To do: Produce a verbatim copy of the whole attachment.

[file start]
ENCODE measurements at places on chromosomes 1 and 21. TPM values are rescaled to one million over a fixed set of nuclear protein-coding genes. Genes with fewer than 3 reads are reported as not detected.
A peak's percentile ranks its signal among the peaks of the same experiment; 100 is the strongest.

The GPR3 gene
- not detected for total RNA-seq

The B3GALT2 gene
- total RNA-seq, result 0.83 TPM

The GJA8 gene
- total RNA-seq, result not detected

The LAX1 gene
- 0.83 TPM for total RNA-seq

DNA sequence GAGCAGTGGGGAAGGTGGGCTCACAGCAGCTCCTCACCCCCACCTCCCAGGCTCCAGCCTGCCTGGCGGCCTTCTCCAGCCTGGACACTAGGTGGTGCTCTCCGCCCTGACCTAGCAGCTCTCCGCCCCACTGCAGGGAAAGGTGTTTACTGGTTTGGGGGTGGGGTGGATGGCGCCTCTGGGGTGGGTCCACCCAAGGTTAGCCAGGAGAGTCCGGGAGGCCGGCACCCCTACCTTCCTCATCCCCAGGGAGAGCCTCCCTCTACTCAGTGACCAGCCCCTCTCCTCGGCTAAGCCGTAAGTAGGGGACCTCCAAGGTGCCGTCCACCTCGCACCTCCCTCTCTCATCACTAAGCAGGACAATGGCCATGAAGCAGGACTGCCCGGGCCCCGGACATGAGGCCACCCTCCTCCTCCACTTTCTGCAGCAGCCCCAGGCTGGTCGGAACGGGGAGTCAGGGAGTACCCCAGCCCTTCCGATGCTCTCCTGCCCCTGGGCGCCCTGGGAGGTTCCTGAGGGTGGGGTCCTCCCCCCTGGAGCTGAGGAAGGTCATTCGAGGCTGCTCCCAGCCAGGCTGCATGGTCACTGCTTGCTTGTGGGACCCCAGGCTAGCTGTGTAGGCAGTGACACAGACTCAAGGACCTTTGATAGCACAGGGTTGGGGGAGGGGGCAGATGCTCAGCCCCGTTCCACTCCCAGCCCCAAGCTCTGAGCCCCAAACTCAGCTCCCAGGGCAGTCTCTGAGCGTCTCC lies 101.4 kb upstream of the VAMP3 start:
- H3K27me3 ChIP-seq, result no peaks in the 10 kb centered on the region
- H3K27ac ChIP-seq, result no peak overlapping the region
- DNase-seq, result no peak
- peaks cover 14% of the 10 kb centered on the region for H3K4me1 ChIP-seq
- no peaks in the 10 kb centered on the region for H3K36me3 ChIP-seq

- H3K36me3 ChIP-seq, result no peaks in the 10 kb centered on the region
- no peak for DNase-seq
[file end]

ENCODE measurements at places on chromosomes 1 and 21. TPM values are rescaled to one million over a fixed set of nuclear protein-coding genes. Genes with fewer than 3 reads are reported as not detected.
A peak's percentile ranks its signal among the peaks of the same experiment; 100 is the strongest.

The GPR3 gene
- not detected for total RNA-seq

The B3GALT2 gene
- total RNA-seq, result 0.83 TPM

The GJA8 gene
- total RNA-seq, result not detected

The LAX1 gene
- 0.83 TPM for total RNA-seq

DNA sequence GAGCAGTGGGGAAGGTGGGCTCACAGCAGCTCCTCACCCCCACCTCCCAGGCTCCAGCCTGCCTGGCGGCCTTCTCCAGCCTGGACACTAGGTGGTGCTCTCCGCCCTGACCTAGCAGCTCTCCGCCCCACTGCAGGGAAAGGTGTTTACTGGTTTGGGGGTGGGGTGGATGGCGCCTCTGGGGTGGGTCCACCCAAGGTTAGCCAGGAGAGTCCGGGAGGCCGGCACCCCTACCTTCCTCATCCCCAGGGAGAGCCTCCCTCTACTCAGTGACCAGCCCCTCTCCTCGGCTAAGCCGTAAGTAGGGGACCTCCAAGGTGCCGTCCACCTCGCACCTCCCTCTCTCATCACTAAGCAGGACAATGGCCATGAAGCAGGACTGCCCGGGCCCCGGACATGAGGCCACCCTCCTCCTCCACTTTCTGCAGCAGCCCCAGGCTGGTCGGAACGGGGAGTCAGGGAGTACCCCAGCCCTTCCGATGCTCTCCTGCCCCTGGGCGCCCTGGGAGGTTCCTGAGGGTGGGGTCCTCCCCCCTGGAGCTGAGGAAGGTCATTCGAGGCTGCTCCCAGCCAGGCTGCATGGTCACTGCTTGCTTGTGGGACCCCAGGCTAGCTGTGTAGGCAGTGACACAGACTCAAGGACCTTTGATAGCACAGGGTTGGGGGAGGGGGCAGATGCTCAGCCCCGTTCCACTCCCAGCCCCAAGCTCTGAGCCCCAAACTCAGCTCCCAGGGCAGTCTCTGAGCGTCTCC lies 101.4 kb upstream of the VAMP3 start:
- H3K27me3 ChIP-seq, result no peaks in the 10 kb centered on the region
- H3K27ac ChIP-seq, result no peak overlapping the region
- DNase-seq, result no peak
- peaks cover 14% of the 10 kb centered on the region for H3K4me1 ChIP-seq
- no peaks in the 10 kb centered on the region for H3K36me3 ChIP-seq

- H3K36me3 ChIP-seq, result no peaks in the 10 kb centered on the region
- no peak for DNase-seq